The Slave: Over the last few years I have spent much of my time in University studying Psychology, however, now that I have finished I enjoy spending my free time in the outdoors hiking, camping, and gardening. I also enjoy creative outlets such as cartooning, painting, music, and sewing.
I have one more question to ask you that is related to you personally. During the years of your musical life, your musical career, are there any regrets (musically speaking, obviously) or something that you’d change as well as what are your proudest moments with it?
The Peasant: I think the biggest regret would be the inability to enjoy the events of the present time. I am often too focused and anxious about what will come next that the moments I should be savouring are not appreciated fully at that specific time. I think the proudest moment for me would be the sense of accomplishment that came with listening to the master copy of Wanderlust for the first time.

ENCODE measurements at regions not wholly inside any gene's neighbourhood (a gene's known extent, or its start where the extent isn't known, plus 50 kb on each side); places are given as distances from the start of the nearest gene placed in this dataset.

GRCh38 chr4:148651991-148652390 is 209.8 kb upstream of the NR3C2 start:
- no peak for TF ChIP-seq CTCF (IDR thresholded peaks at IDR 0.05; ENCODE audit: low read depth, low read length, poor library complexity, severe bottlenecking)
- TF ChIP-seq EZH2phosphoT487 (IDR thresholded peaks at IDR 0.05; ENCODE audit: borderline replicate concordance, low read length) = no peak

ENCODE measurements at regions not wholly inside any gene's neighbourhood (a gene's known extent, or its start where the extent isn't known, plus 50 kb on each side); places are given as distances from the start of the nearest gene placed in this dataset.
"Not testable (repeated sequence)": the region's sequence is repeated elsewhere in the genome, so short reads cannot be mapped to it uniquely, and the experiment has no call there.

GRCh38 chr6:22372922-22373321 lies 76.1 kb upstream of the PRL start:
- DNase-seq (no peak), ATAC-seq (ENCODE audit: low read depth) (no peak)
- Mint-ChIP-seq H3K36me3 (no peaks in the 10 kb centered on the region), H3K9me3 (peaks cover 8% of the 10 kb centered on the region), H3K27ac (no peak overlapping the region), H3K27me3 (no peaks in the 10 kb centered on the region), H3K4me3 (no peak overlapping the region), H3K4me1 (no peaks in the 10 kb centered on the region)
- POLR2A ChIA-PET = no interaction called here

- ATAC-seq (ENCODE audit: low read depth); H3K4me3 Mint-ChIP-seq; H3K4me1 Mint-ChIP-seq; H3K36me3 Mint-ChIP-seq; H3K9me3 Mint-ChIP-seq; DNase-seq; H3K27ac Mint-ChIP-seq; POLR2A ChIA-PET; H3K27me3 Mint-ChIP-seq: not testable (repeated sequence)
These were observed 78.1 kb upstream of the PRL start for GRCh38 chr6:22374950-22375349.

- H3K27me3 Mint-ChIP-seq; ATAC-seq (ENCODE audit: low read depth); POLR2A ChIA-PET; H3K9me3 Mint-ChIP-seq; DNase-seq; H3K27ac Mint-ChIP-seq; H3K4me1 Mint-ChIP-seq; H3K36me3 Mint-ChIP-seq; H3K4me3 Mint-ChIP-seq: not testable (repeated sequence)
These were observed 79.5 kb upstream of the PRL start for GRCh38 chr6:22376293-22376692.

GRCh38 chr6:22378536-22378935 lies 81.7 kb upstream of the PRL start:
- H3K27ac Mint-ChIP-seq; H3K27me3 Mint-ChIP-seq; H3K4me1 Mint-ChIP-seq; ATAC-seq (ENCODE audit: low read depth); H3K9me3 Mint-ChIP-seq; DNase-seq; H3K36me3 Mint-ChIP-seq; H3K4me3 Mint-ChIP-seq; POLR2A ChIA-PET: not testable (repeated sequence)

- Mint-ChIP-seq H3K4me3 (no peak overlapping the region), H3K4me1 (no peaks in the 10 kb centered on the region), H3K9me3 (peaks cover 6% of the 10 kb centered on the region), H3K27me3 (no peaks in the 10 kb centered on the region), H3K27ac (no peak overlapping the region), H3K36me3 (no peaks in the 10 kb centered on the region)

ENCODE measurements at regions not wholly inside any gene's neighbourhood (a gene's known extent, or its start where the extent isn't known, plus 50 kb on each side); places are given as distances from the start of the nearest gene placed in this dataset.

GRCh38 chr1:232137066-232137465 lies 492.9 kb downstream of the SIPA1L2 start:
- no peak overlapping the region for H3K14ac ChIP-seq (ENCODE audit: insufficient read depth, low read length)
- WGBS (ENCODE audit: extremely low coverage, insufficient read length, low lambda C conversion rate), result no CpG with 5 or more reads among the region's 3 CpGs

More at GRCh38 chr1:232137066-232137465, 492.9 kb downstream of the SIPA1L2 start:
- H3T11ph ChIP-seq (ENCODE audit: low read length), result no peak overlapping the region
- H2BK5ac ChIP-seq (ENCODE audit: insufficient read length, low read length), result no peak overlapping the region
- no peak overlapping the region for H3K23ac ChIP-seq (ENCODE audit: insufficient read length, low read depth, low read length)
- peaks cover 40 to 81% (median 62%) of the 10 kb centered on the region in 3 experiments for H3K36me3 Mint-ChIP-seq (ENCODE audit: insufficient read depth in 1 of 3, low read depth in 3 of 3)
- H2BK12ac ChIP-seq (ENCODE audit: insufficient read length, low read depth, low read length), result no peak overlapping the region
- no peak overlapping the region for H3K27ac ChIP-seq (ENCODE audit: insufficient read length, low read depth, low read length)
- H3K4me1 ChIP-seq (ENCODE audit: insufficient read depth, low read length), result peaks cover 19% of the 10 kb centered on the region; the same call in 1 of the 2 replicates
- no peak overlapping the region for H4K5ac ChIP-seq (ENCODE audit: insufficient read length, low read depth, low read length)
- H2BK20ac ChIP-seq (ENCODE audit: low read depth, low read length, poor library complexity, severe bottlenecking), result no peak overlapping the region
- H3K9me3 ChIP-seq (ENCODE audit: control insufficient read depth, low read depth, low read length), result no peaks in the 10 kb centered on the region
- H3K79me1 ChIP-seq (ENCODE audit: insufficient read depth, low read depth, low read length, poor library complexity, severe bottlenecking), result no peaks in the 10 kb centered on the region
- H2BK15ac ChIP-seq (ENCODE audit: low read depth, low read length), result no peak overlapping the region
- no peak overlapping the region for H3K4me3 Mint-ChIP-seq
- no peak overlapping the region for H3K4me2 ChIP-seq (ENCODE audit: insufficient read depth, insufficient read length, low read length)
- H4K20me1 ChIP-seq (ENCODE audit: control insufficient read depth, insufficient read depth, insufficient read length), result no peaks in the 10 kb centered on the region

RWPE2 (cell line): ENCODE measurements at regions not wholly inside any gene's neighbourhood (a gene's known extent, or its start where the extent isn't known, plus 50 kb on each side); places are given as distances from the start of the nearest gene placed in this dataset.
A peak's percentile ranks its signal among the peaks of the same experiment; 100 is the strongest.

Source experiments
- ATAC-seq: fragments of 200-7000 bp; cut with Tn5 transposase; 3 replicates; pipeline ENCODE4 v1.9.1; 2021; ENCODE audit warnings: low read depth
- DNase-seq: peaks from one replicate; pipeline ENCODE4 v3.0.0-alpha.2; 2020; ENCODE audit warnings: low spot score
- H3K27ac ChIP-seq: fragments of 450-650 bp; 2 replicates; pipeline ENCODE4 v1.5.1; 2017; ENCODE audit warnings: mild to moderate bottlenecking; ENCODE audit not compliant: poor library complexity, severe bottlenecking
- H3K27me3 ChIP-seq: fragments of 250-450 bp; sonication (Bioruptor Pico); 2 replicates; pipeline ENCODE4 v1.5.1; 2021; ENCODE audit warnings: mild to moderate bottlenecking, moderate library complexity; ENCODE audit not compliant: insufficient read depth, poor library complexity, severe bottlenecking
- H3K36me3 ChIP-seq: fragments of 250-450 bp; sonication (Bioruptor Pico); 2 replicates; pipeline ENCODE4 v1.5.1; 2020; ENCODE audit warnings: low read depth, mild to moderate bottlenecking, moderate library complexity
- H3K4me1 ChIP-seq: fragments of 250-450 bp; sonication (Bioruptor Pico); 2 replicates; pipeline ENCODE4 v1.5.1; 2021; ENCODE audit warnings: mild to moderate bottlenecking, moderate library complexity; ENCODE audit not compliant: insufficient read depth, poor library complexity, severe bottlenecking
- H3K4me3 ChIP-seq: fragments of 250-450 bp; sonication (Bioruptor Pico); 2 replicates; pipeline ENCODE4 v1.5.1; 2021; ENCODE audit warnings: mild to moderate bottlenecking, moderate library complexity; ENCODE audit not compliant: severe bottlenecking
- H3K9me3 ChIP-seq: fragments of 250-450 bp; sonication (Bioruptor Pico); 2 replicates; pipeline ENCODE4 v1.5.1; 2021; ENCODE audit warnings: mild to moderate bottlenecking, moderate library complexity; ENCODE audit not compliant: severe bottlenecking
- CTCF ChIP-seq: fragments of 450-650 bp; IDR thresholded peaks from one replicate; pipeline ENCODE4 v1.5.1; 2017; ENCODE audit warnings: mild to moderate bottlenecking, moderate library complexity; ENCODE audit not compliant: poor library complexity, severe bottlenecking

The Bard: If I had any regrets musically, it could be that I have sometimes spent too much time working on projects, and may have lost passion or creativity from over-working myself. A song sounds drastically different after listening to it 6 times in a row, than it does hearing it for the first time after not listening to it for 6 weeks. But I have had many proud musical moments. Every time someone listens to something I have created and gets a positive feeling from it, I feel proud. I live for every small moment when it comes to music.
And so we reach the end of this interview. As usual, I hope that you have enjoyed it as well as the readers. It has been very pleasant for me to interview you and I would like to wish all the best in the future. Do you have any last words for our readers?
The Peasant: Thank you very much for this interview. The questions were thought provoking and on point. You have earned a reader.
The Bard: Thanks very much to you and the readers, and see our official website for updates on the progress of our 3rd album!!
July 27, 2014